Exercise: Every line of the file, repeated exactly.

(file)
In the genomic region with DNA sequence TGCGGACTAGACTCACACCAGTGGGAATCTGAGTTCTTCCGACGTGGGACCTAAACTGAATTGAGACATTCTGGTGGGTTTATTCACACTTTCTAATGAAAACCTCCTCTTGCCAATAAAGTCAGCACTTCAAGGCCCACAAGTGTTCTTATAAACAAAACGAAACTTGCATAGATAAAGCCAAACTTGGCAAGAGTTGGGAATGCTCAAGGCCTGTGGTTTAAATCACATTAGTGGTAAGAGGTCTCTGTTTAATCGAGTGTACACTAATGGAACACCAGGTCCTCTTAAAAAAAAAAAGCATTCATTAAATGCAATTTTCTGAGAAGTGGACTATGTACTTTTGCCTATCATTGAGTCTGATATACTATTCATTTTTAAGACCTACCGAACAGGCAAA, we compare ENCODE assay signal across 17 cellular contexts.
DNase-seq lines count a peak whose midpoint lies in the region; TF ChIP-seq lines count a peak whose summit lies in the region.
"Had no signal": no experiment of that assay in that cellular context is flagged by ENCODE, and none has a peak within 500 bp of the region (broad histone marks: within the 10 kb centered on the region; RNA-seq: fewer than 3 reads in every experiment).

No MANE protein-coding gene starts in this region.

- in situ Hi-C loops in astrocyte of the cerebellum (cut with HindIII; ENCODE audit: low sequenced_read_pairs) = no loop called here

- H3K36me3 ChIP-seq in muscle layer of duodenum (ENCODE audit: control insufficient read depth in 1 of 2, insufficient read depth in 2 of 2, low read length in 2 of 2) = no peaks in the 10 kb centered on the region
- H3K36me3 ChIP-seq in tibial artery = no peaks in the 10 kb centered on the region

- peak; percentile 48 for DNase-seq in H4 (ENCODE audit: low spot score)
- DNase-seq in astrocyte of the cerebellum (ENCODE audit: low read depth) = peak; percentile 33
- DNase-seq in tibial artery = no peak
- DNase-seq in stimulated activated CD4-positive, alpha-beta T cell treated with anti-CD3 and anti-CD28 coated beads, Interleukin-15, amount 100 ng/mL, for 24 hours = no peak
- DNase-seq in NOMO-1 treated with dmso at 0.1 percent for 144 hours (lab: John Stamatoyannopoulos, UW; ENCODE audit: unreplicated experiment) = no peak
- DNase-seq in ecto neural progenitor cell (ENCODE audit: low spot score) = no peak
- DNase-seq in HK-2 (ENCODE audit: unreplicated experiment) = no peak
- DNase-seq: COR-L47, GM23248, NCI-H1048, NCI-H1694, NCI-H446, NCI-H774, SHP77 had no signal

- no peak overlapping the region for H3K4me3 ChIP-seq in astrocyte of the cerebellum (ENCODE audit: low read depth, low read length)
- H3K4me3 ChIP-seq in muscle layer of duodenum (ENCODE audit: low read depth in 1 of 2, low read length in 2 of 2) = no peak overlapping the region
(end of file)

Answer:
In the genomic region with DNA sequence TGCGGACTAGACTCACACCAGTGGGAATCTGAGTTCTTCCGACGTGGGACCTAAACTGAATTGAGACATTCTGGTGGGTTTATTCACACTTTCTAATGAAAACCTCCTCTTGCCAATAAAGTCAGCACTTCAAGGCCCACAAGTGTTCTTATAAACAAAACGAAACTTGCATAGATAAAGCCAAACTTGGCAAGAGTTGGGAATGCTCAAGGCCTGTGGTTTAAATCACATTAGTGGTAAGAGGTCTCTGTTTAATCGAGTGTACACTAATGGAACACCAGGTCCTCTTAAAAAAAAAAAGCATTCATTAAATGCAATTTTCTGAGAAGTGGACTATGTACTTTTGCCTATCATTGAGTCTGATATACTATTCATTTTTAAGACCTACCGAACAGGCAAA, we compare ENCODE assay signal across 17 cellular contexts.
DNase-seq lines count a peak whose midpoint lies in the region; TF ChIP-seq lines count a peak whose summit lies in the region.
"Had no signal": no experiment of that assay in that cellular context is flagged by ENCODE, and none has a peak within 500 bp of the region (broad histone marks: within the 10 kb centered on the region; RNA-seq: fewer than 3 reads in every experiment).

No MANE protein-coding gene starts in this region.

- in situ Hi-C loops in astrocyte of the cerebellum (cut with HindIII; ENCODE audit: low sequenced_read_pairs) = no loop called here

- H3K36me3 ChIP-seq in muscle layer of duodenum (ENCODE audit: control insufficient read depth in 1 of 2, insufficient read depth in 2 of 2, low read length in 2 of 2) = no peaks in the 10 kb centered on the region
- H3K36me3 ChIP-seq in tibial artery = no peaks in the 10 kb centered on the region

- peak; percentile 48 for DNase-seq in H4 (ENCODE audit: low spot score)
- DNase-seq in astrocyte of the cerebellum (ENCODE audit: low read depth) = peak; percentile 33
- DNase-seq in tibial artery = no peak
- DNase-seq in stimulated activated CD4-positive, alpha-beta T cell treated with anti-CD3 and anti-CD28 coated beads, Interleukin-15, amount 100 ng/mL, for 24 hours = no peak
- DNase-seq in NOMO-1 treated with dmso at 0.1 percent for 144 hours (lab: John Stamatoyannopoulos, UW; ENCODE audit: unreplicated experiment) = no peak
- DNase-seq in ecto neural progenitor cell (ENCODE audit: low spot score) = no peak
- DNase-seq in HK-2 (ENCODE audit: unreplicated experiment) = no peak
- DNase-seq: COR-L47, GM23248, NCI-H1048, NCI-H1694, NCI-H446, NCI-H774, SHP77 had no signal

- no peak overlapping the region for H3K4me3 ChIP-seq in astrocyte of the cerebellum (ENCODE audit: low read depth, low read length)
- H3K4me3 ChIP-seq in muscle layer of duodenum (ENCODE audit: low read depth in 1 of 2, low read length in 2 of 2) = no peak overlapping the region